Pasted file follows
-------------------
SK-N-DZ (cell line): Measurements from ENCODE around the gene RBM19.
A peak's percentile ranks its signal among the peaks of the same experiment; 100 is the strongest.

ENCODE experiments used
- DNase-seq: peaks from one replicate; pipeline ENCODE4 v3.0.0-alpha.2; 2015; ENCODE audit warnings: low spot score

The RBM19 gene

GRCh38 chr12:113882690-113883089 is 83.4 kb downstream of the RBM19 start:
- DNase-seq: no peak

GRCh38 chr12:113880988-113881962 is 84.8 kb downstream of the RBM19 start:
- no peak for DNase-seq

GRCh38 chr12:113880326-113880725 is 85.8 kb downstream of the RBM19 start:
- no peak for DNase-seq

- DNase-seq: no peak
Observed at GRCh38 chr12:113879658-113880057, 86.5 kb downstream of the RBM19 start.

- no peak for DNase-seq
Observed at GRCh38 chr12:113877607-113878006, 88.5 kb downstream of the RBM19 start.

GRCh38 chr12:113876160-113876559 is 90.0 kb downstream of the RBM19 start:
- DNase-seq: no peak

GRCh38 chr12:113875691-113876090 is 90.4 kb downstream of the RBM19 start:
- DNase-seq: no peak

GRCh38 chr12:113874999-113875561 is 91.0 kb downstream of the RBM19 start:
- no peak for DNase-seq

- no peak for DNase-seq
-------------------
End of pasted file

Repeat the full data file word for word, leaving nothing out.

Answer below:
SK-N-DZ (cell line): Measurements from ENCODE around the gene RBM19.
A peak's percentile ranks its signal among the peaks of the same experiment; 100 is the strongest.

ENCODE experiments used
- DNase-seq: peaks from one replicate; pipeline ENCODE4 v3.0.0-alpha.2; 2015; ENCODE audit warnings: low spot score

The RBM19 gene

GRCh38 chr12:113882690-113883089 is 83.4 kb downstream of the RBM19 start:
- DNase-seq: no peak

GRCh38 chr12:113880988-113881962 is 84.8 kb downstream of the RBM19 start:
- no peak for DNase-seq

GRCh38 chr12:113880326-113880725 is 85.8 kb downstream of the RBM19 start:
- no peak for DNase-seq

- DNase-seq: no peak
Observed at GRCh38 chr12:113879658-113880057, 86.5 kb downstream of the RBM19 start.

- no peak for DNase-seq
Observed at GRCh38 chr12:113877607-113878006, 88.5 kb downstream of the RBM19 start.

GRCh38 chr12:113876160-113876559 is 90.0 kb downstream of the RBM19 start:
- DNase-seq: no peak

GRCh38 chr12:113875691-113876090 is 90.4 kb downstream of the RBM19 start:
- DNase-seq: no peak

GRCh38 chr12:113874999-113875561 is 91.0 kb downstream of the RBM19 start:
- no peak for DNase-seq

- no peak for DNase-seq